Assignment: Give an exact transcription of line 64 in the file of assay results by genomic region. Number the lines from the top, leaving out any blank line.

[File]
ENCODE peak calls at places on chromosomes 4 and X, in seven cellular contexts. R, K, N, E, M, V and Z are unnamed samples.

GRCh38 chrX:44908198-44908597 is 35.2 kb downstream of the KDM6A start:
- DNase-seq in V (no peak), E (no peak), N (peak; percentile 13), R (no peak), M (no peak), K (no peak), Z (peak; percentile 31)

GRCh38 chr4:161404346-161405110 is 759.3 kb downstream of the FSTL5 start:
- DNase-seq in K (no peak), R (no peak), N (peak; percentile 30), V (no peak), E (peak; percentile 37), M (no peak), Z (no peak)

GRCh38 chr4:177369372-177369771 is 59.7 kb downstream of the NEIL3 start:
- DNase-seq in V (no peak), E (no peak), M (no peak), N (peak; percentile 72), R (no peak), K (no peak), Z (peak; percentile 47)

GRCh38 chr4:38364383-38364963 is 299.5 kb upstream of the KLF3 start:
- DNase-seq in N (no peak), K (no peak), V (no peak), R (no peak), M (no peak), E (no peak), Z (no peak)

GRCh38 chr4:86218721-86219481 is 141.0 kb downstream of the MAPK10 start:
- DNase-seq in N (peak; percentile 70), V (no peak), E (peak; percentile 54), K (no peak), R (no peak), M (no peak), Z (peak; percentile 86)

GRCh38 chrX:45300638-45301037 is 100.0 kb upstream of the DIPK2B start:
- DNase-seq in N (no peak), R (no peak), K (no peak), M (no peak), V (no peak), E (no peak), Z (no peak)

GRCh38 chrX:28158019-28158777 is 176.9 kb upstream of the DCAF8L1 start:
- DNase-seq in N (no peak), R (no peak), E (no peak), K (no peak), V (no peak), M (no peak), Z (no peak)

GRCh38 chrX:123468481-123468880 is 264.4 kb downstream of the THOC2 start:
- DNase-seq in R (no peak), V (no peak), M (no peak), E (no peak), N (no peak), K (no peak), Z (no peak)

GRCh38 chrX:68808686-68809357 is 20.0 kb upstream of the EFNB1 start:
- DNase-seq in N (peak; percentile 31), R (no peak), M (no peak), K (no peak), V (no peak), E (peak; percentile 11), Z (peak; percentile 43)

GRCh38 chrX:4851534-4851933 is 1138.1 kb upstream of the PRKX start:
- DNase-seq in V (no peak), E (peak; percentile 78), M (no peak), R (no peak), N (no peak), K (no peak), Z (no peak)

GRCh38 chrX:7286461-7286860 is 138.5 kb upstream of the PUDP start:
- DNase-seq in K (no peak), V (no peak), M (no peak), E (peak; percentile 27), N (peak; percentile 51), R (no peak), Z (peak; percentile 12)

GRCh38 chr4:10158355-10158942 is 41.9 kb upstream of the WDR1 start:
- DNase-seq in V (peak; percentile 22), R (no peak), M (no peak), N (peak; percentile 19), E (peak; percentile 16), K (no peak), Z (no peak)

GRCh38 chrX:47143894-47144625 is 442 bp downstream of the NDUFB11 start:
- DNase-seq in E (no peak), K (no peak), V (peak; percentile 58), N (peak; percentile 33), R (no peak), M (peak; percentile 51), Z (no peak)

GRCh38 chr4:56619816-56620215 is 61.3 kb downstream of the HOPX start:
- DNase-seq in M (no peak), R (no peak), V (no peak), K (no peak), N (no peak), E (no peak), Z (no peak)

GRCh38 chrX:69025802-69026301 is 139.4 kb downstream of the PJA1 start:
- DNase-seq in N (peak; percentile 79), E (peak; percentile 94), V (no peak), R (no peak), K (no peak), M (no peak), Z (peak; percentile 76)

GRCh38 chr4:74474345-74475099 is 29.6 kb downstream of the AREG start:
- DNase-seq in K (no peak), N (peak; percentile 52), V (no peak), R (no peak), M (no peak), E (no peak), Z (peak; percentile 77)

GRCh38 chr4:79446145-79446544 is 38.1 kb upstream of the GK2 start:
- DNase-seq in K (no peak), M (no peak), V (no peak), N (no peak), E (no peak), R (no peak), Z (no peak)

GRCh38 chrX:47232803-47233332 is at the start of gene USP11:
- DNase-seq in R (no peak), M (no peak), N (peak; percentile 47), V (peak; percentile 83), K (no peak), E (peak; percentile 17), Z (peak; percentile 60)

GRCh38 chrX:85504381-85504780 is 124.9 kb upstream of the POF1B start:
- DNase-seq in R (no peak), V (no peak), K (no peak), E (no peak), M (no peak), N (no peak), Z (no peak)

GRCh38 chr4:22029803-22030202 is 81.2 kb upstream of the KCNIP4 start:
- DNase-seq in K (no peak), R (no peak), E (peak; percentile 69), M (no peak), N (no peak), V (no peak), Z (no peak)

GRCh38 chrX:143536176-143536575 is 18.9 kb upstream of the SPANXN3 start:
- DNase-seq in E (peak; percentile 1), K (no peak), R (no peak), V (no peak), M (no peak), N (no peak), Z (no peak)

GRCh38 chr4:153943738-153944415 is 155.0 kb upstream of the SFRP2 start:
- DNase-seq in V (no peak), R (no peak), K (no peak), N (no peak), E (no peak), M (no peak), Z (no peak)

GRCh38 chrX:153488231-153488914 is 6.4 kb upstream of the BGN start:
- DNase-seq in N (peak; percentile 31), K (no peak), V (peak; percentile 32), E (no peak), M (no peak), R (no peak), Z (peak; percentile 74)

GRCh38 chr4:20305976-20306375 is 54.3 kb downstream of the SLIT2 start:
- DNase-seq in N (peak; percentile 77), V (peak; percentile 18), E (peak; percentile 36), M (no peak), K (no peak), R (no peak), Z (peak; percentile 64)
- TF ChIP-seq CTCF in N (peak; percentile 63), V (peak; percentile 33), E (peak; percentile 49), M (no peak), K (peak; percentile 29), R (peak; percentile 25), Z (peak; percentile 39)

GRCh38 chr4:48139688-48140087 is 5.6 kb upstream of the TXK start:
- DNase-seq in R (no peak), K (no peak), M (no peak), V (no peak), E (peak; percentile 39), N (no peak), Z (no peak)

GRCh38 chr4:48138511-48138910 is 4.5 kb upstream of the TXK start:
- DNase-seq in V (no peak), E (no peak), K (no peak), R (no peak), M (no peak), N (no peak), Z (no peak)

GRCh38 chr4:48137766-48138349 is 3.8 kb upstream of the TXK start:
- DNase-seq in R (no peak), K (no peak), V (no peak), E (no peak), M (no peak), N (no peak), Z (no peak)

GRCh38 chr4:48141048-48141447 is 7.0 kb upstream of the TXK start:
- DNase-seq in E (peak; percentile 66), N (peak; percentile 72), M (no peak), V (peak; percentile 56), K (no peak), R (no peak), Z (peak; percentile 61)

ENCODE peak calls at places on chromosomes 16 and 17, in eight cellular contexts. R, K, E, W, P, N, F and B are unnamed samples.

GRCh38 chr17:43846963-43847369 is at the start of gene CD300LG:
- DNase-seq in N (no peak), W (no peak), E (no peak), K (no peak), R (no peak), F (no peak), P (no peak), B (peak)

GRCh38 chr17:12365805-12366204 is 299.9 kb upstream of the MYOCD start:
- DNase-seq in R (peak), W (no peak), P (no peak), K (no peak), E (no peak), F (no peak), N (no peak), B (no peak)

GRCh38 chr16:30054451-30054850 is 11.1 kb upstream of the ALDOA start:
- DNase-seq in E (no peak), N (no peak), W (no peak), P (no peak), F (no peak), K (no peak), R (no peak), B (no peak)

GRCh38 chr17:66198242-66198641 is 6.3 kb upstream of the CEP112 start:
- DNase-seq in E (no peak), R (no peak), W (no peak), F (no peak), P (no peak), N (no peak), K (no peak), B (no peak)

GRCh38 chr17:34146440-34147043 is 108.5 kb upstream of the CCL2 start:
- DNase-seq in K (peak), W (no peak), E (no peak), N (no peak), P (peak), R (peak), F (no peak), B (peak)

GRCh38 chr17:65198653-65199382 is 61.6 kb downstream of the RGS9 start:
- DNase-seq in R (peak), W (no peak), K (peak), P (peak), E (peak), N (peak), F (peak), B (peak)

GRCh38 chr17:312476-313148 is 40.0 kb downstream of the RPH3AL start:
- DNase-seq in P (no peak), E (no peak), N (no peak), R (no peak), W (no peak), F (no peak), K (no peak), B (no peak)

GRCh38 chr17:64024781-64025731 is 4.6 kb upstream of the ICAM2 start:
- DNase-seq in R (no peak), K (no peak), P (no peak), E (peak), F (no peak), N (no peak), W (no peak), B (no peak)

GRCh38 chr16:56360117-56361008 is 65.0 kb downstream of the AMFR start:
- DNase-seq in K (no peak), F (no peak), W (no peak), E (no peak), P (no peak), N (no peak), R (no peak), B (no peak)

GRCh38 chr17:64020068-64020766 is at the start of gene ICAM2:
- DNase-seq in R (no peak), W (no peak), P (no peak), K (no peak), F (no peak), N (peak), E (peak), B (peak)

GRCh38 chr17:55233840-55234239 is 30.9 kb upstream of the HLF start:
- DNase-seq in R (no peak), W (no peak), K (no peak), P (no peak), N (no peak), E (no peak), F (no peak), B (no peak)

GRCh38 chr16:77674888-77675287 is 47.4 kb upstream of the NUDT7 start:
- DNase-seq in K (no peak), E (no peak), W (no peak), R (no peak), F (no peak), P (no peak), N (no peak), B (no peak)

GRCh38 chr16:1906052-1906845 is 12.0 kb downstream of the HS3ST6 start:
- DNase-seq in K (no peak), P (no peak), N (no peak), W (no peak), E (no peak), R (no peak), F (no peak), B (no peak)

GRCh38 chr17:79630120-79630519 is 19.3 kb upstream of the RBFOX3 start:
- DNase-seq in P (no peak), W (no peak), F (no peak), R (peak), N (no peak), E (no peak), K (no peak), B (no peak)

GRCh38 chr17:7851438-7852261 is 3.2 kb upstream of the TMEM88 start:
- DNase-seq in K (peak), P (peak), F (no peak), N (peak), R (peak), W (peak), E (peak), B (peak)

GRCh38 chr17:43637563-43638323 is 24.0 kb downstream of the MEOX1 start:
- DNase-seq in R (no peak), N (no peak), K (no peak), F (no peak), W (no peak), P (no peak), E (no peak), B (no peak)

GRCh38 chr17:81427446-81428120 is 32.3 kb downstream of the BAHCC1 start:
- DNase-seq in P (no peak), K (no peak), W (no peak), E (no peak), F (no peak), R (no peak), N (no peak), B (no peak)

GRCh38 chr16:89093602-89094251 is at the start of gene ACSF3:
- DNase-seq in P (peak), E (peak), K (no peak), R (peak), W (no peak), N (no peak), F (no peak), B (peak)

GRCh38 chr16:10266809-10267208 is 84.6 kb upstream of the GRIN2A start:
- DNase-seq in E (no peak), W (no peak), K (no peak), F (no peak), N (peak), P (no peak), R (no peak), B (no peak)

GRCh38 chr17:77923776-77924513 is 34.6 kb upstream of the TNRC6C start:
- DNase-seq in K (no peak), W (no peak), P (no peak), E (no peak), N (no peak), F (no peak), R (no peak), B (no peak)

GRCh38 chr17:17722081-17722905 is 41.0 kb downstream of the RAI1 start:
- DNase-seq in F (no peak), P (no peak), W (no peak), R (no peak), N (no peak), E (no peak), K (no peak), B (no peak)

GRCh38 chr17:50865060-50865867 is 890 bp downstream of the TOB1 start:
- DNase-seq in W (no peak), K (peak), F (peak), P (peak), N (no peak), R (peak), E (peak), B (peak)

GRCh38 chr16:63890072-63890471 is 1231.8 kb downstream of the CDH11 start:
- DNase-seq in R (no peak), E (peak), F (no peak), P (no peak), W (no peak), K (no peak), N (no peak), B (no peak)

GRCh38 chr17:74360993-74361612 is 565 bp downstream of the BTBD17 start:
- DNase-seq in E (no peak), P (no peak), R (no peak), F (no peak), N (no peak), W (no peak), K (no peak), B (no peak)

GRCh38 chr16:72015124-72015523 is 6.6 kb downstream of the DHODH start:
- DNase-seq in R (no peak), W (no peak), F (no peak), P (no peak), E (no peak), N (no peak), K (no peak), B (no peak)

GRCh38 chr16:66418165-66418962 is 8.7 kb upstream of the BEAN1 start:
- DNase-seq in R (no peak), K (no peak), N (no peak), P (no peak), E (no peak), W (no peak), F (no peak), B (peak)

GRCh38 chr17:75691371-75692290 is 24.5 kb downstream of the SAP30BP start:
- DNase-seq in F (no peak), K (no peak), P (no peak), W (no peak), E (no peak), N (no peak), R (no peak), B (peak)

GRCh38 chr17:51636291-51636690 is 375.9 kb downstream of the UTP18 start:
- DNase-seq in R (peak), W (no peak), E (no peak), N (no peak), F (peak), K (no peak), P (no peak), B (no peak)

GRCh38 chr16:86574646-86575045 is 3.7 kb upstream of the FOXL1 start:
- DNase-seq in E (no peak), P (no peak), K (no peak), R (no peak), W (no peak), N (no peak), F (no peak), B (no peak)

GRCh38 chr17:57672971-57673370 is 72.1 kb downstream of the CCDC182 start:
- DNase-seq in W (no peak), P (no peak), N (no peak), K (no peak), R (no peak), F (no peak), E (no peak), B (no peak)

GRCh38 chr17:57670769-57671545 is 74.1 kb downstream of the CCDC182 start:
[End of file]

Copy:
GRCh38 chr16:30054451-30054850 is 11.1 kb upstream of the ALDOA start: